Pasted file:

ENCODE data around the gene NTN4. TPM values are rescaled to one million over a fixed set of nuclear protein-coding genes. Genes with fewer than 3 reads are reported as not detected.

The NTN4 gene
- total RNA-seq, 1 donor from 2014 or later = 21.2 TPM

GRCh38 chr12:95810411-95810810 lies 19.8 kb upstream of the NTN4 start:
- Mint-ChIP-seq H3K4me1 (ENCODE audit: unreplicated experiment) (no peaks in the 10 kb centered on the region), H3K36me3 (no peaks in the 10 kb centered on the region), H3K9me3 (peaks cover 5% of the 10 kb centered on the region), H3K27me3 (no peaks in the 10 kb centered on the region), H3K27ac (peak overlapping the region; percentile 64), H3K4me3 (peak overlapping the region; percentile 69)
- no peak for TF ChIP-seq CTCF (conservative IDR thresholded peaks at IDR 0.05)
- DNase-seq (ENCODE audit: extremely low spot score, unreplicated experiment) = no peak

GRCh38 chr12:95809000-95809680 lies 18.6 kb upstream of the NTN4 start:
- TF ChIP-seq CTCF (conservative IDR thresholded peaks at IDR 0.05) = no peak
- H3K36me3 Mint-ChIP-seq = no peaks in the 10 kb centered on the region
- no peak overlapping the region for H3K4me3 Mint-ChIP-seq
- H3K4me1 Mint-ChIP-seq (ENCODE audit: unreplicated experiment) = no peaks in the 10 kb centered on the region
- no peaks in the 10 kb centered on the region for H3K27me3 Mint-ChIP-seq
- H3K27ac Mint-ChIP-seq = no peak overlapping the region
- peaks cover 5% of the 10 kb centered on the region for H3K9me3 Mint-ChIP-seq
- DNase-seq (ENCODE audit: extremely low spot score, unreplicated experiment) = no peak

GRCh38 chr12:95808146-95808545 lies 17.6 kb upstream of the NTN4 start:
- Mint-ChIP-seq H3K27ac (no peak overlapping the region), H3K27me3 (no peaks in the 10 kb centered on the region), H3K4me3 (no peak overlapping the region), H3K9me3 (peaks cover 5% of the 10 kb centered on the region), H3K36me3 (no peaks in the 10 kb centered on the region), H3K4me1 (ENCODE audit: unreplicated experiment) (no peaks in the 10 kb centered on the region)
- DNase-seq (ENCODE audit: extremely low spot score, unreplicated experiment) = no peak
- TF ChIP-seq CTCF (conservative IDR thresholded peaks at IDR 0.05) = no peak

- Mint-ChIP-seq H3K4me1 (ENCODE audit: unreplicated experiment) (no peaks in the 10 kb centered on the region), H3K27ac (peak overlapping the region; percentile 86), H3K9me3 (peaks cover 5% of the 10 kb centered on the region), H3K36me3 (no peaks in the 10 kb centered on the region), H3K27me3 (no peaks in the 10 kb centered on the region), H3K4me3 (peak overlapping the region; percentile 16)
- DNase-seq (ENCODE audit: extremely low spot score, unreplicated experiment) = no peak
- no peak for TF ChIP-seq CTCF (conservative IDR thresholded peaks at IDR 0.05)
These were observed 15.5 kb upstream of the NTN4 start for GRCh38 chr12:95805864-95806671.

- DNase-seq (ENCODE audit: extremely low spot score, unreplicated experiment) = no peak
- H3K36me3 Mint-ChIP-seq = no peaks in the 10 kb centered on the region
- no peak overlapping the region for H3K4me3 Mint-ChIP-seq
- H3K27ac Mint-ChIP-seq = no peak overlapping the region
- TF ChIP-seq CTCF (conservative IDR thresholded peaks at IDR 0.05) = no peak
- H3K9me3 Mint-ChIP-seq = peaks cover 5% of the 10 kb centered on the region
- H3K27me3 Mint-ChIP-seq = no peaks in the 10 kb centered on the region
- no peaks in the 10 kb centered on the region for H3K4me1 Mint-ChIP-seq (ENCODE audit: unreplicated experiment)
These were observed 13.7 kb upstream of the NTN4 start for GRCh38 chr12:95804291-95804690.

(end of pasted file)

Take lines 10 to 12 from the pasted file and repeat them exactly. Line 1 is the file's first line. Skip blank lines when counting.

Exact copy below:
- H3K36me3 Mint-ChIP-seq = no peaks in the 10 kb centered on the region
- no peak overlapping the region for H3K4me3 Mint-ChIP-seq
- H3K4me1 Mint-ChIP-seq (ENCODE audit: unreplicated experiment) = no peaks in the 10 kb centered on the region